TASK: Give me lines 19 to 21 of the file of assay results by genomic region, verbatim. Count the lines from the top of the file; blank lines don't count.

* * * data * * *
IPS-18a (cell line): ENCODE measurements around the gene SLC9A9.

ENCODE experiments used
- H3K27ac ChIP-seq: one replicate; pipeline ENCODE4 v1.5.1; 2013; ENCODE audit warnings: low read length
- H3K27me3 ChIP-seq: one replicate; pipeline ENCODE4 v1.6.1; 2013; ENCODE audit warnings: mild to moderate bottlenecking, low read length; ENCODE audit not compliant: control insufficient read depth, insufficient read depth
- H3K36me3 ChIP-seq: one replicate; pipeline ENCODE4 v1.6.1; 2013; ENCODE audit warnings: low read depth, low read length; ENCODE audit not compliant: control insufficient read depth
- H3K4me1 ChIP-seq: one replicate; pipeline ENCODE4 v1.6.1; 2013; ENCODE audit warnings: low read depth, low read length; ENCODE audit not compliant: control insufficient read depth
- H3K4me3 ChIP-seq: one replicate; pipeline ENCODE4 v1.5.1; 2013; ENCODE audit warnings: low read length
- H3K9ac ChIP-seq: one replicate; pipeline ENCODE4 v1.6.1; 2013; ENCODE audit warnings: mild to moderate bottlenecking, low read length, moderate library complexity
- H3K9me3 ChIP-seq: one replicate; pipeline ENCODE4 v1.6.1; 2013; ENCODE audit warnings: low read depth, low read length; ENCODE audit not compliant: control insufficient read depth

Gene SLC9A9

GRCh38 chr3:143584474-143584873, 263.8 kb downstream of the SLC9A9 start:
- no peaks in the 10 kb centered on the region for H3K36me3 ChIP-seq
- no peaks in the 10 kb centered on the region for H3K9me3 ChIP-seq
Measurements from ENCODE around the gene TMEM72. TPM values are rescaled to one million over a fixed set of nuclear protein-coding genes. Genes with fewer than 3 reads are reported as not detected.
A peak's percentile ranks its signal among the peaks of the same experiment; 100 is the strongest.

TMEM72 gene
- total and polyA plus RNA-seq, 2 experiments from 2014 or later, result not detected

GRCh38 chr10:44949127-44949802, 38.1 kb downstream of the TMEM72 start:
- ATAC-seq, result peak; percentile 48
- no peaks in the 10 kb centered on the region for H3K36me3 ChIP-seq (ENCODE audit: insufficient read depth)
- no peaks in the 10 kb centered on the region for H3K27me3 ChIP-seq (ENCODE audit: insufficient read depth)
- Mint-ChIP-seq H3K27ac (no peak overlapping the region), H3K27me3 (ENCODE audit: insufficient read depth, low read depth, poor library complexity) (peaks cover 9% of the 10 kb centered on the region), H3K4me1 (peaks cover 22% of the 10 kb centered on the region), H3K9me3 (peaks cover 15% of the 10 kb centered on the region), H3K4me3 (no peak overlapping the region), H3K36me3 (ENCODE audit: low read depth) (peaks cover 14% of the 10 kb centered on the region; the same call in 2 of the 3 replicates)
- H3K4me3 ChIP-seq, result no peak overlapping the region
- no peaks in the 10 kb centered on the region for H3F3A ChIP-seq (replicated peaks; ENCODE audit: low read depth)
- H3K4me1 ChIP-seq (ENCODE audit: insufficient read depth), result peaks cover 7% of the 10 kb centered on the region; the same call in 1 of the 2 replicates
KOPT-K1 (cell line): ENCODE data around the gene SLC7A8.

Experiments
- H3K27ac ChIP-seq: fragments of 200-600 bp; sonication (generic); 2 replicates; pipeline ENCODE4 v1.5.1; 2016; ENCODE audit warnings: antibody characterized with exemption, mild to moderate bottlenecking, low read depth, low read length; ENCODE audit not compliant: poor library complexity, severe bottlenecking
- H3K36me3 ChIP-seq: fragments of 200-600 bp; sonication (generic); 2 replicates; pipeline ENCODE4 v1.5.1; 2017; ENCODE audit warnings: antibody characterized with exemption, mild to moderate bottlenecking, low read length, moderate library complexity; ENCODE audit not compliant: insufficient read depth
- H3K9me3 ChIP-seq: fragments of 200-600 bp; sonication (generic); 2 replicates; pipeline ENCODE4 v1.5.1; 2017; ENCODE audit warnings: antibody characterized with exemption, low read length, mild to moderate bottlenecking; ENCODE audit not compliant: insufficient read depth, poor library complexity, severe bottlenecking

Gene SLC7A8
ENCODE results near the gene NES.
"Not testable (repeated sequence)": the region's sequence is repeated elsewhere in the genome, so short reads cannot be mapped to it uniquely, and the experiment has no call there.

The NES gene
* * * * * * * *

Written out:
- ATAC-seq, result peak; percentile 48
- no peaks in the 10 kb centered on the region for H3K36me3 ChIP-seq (ENCODE audit: insufficient read depth)
- no peaks in the 10 kb centered on the region for H3K27me3 ChIP-seq (ENCODE audit: insufficient read depth)